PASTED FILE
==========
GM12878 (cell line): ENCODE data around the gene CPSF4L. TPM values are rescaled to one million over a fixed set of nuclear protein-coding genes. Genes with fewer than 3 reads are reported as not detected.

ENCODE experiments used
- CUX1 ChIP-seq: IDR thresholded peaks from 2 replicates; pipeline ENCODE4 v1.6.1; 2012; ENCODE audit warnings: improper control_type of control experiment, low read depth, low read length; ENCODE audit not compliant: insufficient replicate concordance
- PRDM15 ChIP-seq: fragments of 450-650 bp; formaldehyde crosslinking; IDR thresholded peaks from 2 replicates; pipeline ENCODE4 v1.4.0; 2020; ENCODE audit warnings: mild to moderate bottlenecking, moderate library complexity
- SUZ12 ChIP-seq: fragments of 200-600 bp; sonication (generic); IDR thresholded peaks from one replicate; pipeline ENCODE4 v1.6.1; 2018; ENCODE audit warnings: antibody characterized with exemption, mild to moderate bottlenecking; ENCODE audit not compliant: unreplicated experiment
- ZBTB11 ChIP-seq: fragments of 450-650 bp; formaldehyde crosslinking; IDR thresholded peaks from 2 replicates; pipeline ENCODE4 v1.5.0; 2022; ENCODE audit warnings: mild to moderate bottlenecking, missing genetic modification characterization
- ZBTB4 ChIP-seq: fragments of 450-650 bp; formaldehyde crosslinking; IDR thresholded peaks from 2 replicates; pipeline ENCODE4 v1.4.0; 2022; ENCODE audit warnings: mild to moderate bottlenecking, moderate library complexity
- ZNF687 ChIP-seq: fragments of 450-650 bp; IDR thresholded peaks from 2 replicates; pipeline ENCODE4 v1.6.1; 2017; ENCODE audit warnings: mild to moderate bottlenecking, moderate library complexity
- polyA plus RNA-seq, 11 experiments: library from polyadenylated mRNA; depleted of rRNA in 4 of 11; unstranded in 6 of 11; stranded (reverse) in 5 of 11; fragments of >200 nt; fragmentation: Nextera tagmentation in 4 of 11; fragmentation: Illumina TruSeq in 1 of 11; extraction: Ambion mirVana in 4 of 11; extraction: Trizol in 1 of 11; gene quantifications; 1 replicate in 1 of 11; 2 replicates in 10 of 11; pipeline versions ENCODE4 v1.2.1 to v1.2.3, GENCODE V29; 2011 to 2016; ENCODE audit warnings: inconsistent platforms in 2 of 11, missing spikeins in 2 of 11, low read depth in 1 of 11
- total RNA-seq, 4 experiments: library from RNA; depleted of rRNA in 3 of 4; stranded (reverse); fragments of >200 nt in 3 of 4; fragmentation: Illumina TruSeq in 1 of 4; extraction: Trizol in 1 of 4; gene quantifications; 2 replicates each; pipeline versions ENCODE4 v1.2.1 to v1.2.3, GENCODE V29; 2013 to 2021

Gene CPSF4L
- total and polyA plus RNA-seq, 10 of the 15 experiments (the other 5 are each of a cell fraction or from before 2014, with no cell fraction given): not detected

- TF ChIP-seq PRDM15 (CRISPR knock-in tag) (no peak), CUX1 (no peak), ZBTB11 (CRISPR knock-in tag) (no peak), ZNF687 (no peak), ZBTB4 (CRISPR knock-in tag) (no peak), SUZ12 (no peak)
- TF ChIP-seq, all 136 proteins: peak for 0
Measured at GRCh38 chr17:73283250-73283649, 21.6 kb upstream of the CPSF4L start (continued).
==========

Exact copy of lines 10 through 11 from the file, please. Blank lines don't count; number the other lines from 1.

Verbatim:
- total RNA-seq, 4 experiments: library from RNA; depleted of rRNA in 3 of 4; stranded (reverse); fragments of >200 nt in 3 of 4; fragmentation: Illumina TruSeq in 1 of 4; extraction: Trizol in 1 of 4; gene quantifications; 2 replicates each; pipeline versions ENCODE4 v1.2.1 to v1.2.3, GENCODE V29; 2013 to 2021

Gene CPSF4L